I really love full-art cards! I love cards that break the card borders. I love flavor text. And I love lots of text with clearly legible rules. Therefore, when I was designing my card layouts, I prioritized readability and clarity in how the card is read first, then did everything possible to maximize the amount of art visible on the card. My original card layout looked a lot like a Magic The Gathering card, but my new layout is much more compact.
I also love information-dense rules text, and in order to accomplish that, I’ve been aggressively trying to create keywords and icons to represent information wherever possible, but holding myself to the limitation that I will never have a keyword like, “Menace” or “Convoke” from Magic The Gathering. I do not want keywords that are not understandable from a simple guess.
My focus on icons has backfired sometimes, especially for chain icons, and the symbols for whether a charm can be “cast” or “set” (played, or placed face-down). Some of these I’m accepting as a part of the learning curve, and others I’m working to make more legible, or removing entirely.
Keywords in my game are closer to effect templating, for common types of effects. I’m also using (Parentheses) to indicate effect requirements and triggers. And I’m using [Square Brackets] to indicate effect costs. These help make it more clear how to use effects without the ambiguity that is common in Yu-gi-oh.
Other Silly/Unique Features
Since most cards are free to cast, we’ve had to worry about hands emptying out really fast, but we can’t just let you draw a billion cards during your turn, or you’ll play through your whole deck. This means there needs to be good natural card draw, and good card draw during the opponent’s turn.
My first attempt at improving card draw was to let you draw a card every time your opponent destroys one of your cards, which also helps offset the card advantage involved. This made games fast and electric and crazy, but was WAY too powerful, so we’ve cut it back to only destroying Familiars, but may extend it to face-up permanent charms as well. This means if you’re winning, you probably don’t have a lot of cards in hand, and if you’re losing, your hand is probably full, which means you have more of a chance to come back, or at least cards to cycle during the sell phase.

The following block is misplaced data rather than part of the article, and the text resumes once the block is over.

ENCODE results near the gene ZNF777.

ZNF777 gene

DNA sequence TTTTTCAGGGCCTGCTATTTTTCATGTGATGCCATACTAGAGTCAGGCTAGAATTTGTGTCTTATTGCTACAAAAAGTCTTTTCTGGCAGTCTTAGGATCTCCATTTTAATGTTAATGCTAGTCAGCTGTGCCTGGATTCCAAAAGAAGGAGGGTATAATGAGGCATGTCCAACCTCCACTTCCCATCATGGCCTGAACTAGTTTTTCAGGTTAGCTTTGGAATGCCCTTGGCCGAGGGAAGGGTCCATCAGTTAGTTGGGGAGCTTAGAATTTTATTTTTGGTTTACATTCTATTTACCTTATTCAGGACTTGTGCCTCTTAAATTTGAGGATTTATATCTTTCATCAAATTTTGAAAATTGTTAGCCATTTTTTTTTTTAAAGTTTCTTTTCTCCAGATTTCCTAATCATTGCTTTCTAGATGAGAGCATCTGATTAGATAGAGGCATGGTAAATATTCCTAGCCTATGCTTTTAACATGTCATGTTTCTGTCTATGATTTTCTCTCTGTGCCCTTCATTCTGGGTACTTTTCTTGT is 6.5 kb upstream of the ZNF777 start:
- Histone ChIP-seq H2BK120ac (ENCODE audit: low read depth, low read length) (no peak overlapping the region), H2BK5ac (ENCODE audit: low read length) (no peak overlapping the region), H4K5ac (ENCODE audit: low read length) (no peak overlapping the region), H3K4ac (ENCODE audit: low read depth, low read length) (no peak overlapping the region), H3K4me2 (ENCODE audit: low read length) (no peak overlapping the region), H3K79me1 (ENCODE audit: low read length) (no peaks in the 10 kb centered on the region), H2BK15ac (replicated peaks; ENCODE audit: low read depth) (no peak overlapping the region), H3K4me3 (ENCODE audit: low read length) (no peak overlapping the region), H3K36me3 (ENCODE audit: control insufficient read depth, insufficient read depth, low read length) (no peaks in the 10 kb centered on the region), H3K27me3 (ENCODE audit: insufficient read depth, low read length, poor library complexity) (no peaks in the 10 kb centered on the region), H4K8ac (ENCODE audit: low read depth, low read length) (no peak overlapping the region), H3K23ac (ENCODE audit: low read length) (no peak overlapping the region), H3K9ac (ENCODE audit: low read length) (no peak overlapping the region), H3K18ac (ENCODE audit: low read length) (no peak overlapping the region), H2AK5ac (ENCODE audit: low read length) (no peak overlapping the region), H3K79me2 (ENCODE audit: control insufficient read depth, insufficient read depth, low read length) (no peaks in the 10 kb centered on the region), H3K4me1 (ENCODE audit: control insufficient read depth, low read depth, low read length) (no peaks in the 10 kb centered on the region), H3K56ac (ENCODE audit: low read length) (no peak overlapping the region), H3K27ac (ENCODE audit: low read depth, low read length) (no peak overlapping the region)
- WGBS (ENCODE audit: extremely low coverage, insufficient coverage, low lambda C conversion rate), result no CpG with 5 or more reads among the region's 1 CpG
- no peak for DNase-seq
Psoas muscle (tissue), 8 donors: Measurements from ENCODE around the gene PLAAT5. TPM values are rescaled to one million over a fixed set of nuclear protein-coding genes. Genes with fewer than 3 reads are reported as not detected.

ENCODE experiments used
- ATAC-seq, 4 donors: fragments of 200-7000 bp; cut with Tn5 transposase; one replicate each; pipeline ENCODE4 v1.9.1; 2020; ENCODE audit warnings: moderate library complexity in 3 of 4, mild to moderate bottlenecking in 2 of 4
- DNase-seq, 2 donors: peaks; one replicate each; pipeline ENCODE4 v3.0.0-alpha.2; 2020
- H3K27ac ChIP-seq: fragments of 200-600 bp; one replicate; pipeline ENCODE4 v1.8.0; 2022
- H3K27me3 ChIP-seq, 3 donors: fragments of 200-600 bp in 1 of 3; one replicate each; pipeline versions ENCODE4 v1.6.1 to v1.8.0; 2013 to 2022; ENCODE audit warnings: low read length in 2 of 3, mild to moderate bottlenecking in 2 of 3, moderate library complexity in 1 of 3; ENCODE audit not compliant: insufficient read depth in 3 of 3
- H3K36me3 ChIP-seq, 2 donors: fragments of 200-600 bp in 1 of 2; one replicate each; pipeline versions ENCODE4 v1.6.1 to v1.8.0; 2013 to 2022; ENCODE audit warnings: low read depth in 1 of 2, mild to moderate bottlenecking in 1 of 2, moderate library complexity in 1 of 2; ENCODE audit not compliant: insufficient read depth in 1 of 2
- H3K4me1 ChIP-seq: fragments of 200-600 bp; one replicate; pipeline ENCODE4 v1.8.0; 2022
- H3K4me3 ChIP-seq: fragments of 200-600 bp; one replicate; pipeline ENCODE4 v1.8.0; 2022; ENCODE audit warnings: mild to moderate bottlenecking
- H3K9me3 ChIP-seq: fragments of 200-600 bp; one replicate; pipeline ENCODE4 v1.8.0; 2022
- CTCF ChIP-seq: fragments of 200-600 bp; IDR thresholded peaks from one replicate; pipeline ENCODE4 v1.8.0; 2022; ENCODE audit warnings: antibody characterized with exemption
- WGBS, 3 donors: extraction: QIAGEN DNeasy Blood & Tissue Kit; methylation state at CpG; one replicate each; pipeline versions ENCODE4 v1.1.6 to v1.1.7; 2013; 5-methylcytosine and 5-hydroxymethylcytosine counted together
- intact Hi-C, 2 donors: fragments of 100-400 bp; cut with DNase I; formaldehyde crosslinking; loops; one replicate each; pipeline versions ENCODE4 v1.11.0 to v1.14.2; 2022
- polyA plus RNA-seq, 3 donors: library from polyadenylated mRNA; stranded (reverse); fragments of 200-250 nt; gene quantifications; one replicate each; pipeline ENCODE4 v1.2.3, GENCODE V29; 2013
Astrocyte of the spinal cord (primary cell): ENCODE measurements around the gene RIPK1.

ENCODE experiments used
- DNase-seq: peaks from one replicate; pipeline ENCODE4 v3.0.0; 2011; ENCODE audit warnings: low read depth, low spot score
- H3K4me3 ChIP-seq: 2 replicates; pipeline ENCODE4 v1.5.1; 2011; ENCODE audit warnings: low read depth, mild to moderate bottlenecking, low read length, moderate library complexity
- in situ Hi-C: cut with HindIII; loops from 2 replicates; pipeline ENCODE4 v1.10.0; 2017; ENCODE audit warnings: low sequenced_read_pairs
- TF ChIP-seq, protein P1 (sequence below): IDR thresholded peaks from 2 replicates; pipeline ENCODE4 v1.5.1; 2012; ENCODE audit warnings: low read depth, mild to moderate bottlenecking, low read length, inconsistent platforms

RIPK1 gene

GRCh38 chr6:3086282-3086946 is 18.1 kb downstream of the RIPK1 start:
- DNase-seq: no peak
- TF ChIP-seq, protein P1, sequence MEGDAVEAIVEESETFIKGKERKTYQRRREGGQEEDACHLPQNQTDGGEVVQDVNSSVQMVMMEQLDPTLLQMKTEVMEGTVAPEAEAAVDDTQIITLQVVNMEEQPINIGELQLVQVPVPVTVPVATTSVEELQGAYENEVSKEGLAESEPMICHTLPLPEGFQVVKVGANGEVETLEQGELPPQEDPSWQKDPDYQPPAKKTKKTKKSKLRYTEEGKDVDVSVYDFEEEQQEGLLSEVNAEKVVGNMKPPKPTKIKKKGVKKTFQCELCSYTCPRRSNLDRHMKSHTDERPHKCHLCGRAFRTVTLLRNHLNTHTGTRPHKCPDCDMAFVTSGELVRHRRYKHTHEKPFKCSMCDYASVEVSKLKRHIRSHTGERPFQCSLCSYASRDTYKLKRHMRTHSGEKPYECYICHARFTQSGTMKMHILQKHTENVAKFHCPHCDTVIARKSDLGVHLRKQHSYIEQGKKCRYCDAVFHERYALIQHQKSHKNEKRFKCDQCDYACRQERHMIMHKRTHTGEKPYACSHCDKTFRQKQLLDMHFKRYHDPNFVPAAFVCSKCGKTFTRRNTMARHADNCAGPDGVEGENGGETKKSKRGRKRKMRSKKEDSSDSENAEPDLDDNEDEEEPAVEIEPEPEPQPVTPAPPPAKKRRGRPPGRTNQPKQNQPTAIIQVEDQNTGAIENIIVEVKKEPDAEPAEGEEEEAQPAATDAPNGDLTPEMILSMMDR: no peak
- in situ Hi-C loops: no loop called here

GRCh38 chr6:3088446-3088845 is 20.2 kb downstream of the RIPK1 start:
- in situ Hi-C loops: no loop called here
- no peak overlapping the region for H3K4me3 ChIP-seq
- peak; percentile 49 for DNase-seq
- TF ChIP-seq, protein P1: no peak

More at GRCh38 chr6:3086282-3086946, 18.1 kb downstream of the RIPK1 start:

After we cut it back, card draw was a little weak, so I improved natural draw by just having it so you draw 2 cards every turn.
You get 1 “starter summon”, and beyond that, you need to spend Stardust to pay for extenders, or pay Stardust to sacrifice familiars for bigger ones. Starter summoning will also be the only way you get more colors onto the board, so you can’t get more than one color out per-turn, if that.
I’m cooking up a unique color system, loosely inspired by the Digimon system. Permanent cards will be “Emitters” sending out colors for other cards that have “Receptors” for the colors on the field (obviously these won’t be the game terms). This means mixing colors will be a hit to your deck’s consistency, and I’ll tax you a little to bring more colors on board so that multi-color decks are encouraged, but rainbow decks are rare exceptions.
Since Stardust is cut to 3 during the start of the turn, this means selling past 3 Stardust can be helpful for making plays during your opponent’s turn, and there’s a lot of room for crazy ramp or temporary stardust plays, depending on drawing and playing the right cards.
My aim for Charmed Chains is to create a variety of viable decks; to really emphasize tactical battles and clever use of charms. I want to emphasize mindgames through face-down cards, both telegraphing future plays and baiting you to remove them. I want there to be a lot of interaction during your opponent’s turn and to find ways to emphasize positioning. I want the game to be simple to pick up and play, but rewarding for people with good reading comprehension and knowledge of the rules. I think the game has a lot of open design space that I’m intent on exploring.
In my roadmap for the game, I’ve separated development into 3 phases: Alpha, Beta, and Gamma.
Alpha Phase was the phase where I printed out the mat and the cards and tested if the game works literally at all. Alpha phase has concluded, but you can check out the print & play rules here. Please be aware that there are some typos in here, and mixed up terminology, as well as a mix of outdated icons and current ones.
Beta Phase will be about trying out different means of separating the game into different decks/colors/tribes. So far, I have thought of 6 potential “colors”, and 17-19 types for familiars. “Colors” will not be called colors in the final version of the game.
Gamma phase will be a revised draft of the game in preparation for the final version. At this point I will be seeking art for the game.